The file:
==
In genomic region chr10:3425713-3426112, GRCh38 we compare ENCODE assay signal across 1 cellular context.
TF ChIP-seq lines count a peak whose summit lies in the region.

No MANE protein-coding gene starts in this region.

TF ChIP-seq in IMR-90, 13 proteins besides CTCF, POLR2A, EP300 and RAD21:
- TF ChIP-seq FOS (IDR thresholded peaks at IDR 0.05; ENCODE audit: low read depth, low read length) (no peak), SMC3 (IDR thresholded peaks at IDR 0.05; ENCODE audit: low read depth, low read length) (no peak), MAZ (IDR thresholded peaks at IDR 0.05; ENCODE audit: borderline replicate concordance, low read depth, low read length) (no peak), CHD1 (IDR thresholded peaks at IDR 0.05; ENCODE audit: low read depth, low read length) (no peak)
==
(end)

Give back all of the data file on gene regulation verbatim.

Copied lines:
In genomic region chr10:3425713-3426112, GRCh38 we compare ENCODE assay signal across 1 cellular context.
TF ChIP-seq lines count a peak whose summit lies in the region.

No MANE protein-coding gene starts in this region.

TF ChIP-seq in IMR-90, 13 proteins besides CTCF, POLR2A, EP300 and RAD21:
- TF ChIP-seq FOS (IDR thresholded peaks at IDR 0.05; ENCODE audit: low read depth, low read length) (no peak), SMC3 (IDR thresholded peaks at IDR 0.05; ENCODE audit: low read depth, low read length) (no peak), MAZ (IDR thresholded peaks at IDR 0.05; ENCODE audit: borderline replicate concordance, low read depth, low read length) (no peak), CHD1 (IDR thresholded peaks at IDR 0.05; ENCODE audit: low read depth, low read length) (no peak)